Insufficient physical activity (PA) is a leading risk factor for most chronic health conditions. Identifying patients at higher risk of these conditions due to their insufficient levels of PA is one of the highest priorities given the evidence suggesting that insufficient PA poses as much of a risk to patients? health as other established risk factors that are routinely addressed within the primary care setting (e.g., smoking, hypertension, obesity) and creates a significant financial burden on the healthcare system. Exercise is Medicine (EIM) is a global health initiative managed by the American College of Sports Medicine and American Medical Association that is committed to the belief that PA is integral to the prevention and treatment of diseases and should be regularly assessed as a vital sign and ?treated? in the healthcare setting. The Physical Activity Vital Sign (PAVS) consists of two questions: ?On average, how many days per week do you engage in moderate to strenuous exercise like a brisk walk?? and ?On average, how many minutes do you engage in exercise at this level?? The PAVS tool is optimally used in the clinic setting when it is integrated into electronic medical records (EMR) systems such as UC San Diego Health System?s Epic. Although use of the PAVS in clinical practice has been linked to favorable changes, screening alone may be insufficient for many patients. Clinically significant gains are maximized when positive screening results lead to brief PA promotion interventions. Primary care providers (PCP) are uniquely positioned to provide PA ?prescriptions? to help prepare patients for change. Evidence suggests that PA counseling is more effective when delivered by behavioral health providers, who can use motivational interviewing and shared decision- making strategies to help patients build motivation, identify barriers and solutions, and set PA goals. This study examines the barriers and facilitators of integrating the PAVS and EIM prescription with referral to primary care behavioral health (PCBH) into routine PCP visits and evaluates the program from patient, provider, and healthcare systems perspectives. I am uniquely positioned to leverage the existing PCBH program within the UC San Diego Health System to investigate the practical aspects of implementing the EIM initiative into its six primary care clinics and refining it to fit within the existing infrastructure and cultural norms of each clinic. I propose to innovatively combine two health services research approaches to accomplish my goals of implementing and continuously adapting and evaluating this initiative to fit within the evolving needs and priorities of the healthcare system. I propose a training plan comprised of a strong and committed mentorship team, formal coursework, and experiential learning. I also have the institutional support and resources necessary to conduct this study. The training goals will build upon my background in behavioral medicine and expertise in PA intervention research and extend them to health services research with a focus on implementation science and quality improvement in the context of PA screening and promotion.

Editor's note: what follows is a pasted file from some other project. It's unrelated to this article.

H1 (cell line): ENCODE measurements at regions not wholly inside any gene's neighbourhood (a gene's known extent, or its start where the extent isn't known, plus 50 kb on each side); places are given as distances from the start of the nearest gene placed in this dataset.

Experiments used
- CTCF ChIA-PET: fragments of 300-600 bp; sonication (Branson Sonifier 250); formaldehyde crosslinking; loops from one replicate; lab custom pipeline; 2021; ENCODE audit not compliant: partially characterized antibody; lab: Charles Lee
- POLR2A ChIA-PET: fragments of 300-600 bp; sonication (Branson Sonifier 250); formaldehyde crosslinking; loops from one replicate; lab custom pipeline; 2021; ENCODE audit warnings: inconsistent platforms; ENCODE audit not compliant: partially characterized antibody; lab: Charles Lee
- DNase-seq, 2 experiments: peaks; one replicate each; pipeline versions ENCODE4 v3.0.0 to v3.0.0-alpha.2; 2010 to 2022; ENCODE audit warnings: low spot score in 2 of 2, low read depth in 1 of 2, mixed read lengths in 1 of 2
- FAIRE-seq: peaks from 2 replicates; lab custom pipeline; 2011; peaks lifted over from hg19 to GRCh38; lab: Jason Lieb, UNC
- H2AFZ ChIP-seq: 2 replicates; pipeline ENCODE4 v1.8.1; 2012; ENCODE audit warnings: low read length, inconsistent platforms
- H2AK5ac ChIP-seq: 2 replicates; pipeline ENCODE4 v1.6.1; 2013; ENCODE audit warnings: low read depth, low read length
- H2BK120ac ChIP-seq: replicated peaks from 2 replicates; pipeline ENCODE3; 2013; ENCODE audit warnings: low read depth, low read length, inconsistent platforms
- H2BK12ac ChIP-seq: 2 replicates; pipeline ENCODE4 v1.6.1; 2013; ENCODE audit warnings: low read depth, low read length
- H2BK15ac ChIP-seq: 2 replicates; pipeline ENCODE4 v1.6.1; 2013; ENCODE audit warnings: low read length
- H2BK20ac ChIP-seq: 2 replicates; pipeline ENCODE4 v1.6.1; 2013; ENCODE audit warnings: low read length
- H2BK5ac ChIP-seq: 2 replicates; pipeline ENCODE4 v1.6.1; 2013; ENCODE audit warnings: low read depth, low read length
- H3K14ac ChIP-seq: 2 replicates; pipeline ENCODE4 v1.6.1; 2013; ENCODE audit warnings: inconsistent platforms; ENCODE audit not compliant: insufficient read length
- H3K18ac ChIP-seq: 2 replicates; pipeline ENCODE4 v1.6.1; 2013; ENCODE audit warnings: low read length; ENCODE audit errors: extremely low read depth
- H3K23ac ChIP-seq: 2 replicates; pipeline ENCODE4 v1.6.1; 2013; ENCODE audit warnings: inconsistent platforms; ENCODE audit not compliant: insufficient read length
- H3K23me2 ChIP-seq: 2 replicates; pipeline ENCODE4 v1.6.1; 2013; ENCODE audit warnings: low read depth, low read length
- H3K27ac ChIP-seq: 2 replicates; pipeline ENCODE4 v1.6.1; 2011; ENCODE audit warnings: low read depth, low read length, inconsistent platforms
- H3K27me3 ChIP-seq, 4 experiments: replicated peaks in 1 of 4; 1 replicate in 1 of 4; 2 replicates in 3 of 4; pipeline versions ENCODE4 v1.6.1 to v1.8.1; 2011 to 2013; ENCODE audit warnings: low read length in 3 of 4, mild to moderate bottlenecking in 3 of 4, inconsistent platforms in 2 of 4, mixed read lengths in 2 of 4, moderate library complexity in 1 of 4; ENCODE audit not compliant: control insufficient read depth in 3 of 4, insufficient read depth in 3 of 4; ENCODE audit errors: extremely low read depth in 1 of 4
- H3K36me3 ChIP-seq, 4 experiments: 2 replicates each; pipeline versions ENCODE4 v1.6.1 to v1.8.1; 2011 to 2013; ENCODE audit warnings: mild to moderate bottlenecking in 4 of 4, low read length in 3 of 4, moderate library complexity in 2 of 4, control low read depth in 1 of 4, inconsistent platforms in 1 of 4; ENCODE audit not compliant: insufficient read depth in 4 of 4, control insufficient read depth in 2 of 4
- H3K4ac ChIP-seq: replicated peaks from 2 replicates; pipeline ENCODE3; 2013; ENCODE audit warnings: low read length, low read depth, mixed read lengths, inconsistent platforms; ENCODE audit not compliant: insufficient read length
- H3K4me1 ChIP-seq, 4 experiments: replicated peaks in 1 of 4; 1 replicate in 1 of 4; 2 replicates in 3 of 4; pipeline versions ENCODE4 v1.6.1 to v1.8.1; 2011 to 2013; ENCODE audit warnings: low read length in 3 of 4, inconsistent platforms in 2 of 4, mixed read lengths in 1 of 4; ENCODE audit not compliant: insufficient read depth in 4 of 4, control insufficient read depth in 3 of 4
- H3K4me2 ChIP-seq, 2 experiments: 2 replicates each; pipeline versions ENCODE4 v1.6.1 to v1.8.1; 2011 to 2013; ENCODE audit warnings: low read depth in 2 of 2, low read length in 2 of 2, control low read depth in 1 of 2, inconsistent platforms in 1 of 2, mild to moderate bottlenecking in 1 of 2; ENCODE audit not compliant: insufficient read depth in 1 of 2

Identifying individuals with insufficient physical activity and helping them to increase it is a high public health priority. This study uses implementation science and quality improvement frameworks to 1) systematically collect contextual information and 2) modify, implement, and evaluate an evidence-based physical activity screening and promotion program in a healthcare system with technology-forward patient-centered primary care. The study has mechanisms in place to adjust according to changing and competing demands, and it leverages an existing foundation of primary care behavioral health to decrease time and reimbursement barriers and to enhance delivery using motivational interviewing and shared decision-making strategies.